Barbra’s Story

You don’t become New Zealand’s top power-lifter without being incredibly driven. And Barbra Auva’a is certainly that.

Whether putting herself through drama classes to improve her English as a new immigrant from Samoa, or completing her university degree in drama and Pacific studies, or pushing herself in a solo sport when it was barely represented, or pushing herself to join the police force as she is now, Barbra gives everything she’s got.

Just ask the 11,000 people who follow her on Instagram and recently watched a video of Barbra at the Weightlifting Nationals giving so much to a clean and jerk that she fainted backwards and narrowly avoided serious injury—Barbra is driven to be the best she can be, which usually involves pushing herself into unfamiliar territory.

What isn’t so commonly known is where that motivation comes from.

When she sat down with us at Crave recently for an Under the Hood feature story, it took a while for the conversation to circle around to the topic of what motivates Barbra.

Who are you doing all this for? we asked. Her answer was a surprise.

‘I guess for my parents, and especially for my little sister. She is my motivation.’

Barbra then told us about the tragic family past that has shaped who she is today, and the passion to keep achieving in order to keep the memory of her parents alive, particularly in the imagination of her sister.

‘My mum passed away giving birth to my little sister,’ Barbra told us. ‘That’s why she’s my everything, why she’s that little girl that keeps popping up. She’s 11, so it’s been 11 years since my mum passed away. And after mum passed away, my dad passed away because he was sick.

‘He was the quiet one in the relationship. I really did feel for him when my mum passed away. I was more sad because I felt like he just didn’t have anyone to talk to. I saw true love. He was heartbroken. He just wasn’t himself. So I was worried about him, and three years later he got sick and passed away.’

Barbra says she was lost when her parents died. Having been brought up a Catholic (she attended Marist College in Mt Albert and describes St Lukes as her stomping ground) Barbra says she came to hate God.

‘I think with everybody that has lost someone, you go through that stage. Because I lost both parents it took me longer. If there really is a God, why did you take the only two things that really matter to me? For kids, their biggest motivation is their parents—to see them happy when you achieve something. That’s what I wanted. I want to see them there and for them to say, I’m proud of you.’

Barbra’s motivation is more than that though. It’s about filling the void in her sister’s life, and giving her something to aspire to.

‘Everybody looks at me and goes, you’ve lost your parents, that is such a sad thing. But what about my little sister? She never knew anything about my parents. So she’s had it worse. I think that I am lucky to have known them.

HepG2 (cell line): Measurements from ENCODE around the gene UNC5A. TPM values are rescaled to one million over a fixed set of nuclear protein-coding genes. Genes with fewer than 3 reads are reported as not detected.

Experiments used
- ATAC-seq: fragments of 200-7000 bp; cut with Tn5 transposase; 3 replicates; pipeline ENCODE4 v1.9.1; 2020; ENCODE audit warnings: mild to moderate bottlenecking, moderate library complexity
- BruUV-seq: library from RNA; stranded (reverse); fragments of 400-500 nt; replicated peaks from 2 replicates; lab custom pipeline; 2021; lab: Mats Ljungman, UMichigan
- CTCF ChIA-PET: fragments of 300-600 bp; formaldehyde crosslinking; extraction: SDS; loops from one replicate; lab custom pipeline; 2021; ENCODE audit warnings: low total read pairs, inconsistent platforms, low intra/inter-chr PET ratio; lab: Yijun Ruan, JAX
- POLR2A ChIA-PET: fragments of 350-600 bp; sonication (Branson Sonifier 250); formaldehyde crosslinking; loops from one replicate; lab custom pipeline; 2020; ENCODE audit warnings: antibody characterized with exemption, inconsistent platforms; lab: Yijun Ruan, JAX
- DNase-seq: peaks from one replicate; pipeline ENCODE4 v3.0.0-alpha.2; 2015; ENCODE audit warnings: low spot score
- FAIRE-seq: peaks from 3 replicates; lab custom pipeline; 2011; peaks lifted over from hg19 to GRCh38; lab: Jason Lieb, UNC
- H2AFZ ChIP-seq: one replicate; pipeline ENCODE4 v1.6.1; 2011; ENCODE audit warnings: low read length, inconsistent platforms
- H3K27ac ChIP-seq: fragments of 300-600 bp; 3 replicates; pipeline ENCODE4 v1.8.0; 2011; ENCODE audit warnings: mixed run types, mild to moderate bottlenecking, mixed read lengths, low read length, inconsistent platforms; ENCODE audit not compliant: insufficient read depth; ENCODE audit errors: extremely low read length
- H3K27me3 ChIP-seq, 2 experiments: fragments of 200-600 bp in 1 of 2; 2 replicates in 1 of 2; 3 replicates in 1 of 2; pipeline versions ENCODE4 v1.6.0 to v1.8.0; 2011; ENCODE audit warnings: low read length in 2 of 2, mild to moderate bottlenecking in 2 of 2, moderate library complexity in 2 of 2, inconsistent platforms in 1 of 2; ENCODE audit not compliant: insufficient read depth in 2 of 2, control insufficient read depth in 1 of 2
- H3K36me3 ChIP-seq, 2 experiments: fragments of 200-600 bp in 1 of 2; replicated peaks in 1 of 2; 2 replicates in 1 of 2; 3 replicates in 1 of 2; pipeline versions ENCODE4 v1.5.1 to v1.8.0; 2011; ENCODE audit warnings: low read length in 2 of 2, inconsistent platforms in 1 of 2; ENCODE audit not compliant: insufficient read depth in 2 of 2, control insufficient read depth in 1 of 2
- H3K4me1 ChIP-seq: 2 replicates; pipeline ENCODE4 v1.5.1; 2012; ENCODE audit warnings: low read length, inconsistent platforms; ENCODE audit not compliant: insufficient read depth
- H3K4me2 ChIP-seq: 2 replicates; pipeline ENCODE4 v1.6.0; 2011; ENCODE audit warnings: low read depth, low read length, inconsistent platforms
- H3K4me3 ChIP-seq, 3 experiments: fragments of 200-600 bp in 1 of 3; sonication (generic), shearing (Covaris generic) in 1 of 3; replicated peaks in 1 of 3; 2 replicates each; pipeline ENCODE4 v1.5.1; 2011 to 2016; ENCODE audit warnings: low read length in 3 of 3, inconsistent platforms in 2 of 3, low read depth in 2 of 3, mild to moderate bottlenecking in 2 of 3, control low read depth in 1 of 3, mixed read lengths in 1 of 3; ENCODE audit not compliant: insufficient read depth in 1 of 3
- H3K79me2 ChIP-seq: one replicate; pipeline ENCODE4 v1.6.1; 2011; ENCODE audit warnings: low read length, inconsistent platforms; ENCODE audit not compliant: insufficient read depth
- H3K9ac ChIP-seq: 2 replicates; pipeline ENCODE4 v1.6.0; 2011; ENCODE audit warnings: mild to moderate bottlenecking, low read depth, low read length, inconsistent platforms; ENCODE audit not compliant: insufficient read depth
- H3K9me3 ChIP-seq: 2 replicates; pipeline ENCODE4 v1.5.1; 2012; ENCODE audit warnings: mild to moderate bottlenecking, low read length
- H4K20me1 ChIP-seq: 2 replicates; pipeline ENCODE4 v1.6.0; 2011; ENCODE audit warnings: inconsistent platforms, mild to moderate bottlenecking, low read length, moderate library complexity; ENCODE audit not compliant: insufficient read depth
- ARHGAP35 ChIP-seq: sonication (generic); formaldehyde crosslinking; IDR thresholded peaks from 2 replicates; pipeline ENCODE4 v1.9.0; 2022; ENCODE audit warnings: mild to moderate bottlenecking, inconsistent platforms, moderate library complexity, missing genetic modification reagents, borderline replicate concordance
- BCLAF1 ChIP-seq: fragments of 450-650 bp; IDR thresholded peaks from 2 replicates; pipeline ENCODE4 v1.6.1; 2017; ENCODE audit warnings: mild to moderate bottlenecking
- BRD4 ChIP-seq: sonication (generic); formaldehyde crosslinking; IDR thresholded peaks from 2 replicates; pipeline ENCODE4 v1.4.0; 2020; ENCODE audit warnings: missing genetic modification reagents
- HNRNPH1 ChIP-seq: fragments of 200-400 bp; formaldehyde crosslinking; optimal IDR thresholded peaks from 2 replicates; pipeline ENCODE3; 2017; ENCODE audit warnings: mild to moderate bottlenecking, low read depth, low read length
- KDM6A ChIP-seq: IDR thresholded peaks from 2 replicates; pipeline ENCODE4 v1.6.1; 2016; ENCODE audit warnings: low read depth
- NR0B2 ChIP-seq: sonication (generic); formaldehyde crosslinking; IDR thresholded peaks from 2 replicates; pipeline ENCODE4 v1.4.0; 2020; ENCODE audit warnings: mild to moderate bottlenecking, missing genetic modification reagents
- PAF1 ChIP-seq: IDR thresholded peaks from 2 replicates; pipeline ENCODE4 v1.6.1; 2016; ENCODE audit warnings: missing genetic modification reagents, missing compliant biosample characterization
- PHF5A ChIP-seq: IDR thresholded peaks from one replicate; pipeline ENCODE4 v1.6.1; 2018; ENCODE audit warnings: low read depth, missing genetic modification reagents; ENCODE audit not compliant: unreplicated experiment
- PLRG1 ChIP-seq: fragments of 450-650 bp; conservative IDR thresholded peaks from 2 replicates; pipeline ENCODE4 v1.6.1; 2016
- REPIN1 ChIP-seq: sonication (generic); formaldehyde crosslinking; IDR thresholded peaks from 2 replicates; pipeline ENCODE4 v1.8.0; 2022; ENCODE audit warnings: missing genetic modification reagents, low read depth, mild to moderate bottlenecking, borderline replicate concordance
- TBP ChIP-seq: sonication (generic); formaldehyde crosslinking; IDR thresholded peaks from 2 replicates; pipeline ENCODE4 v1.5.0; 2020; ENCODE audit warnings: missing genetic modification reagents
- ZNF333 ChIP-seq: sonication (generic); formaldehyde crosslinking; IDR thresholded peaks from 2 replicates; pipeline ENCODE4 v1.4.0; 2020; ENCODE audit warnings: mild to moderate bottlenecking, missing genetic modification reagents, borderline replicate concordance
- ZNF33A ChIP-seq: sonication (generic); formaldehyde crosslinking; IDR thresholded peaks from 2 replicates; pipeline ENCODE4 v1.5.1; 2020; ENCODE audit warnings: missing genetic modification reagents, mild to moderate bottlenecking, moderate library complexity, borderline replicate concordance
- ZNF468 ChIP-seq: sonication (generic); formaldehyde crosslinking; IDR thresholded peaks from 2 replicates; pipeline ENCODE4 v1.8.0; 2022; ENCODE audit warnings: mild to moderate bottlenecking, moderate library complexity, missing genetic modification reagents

‘Imagine what she is going through, thinking that it’s her fault. With everything that happens we need to make sure that it’s not her fault, and that she knows she is the biggest blessing in our lives. As sad as it is, she is still the happiness that came to us.

‘With her, I always try to lead by example. I always tell her, if you have a dream, chase it. It may not be easy, but you have to keep going. With everything that I do, if I feel like failing, I see her in the corner of my eye—if I fail, she’s going to watch me and she’s going to be heartbroken.’

Barbra’s been coming to Crave since its very first days, back when she was working at Health and Sports during her uni studies. Crave is the place she comes with friends to ‘get some shit out’ as she says. To this day, she has the same group of friends from Marist College, many of whom have also lost a parent and can share the journey with her.

Like Barbra, they know what it’s like to keep the memory of a loved one alive, years after they have gone.

‘I want people to remember them. Even though they’re gone, it doesn’t mean they’re fully gone. I think I get scared that people don’t talk about them. But they will always be remembered by me, and I want to make sure that everybody remembers them. Back on the islands, I’m not known as me, I am known as their daughter. So when I go back and say I’ve achieved something, it’s my parents who have achieved it. It reflects on them. Your parents are who you are.’

That goes for Barbra and all her siblings, including two younger brothers.

‘I want to make sure that they know who we are when we go back home. I want them to talk about our parents and how amazing they were, and how amazing we are because of them.’

As for her spiritual journey, Barbra says she has made a renewed commitment to at least have a conversation with God. It might not be pretty, but she wants to keep the lines of communication open.

‘This year, I made it a goal that I will start talking to God. It doesn’t have to be a good talk. I’ll tell him how I’m feeling, and at the end of the day he would always be there. He has a plan. It might not be what I want, but he does have a plan and you just have to go down that road. He’ll have something for you at the end.’

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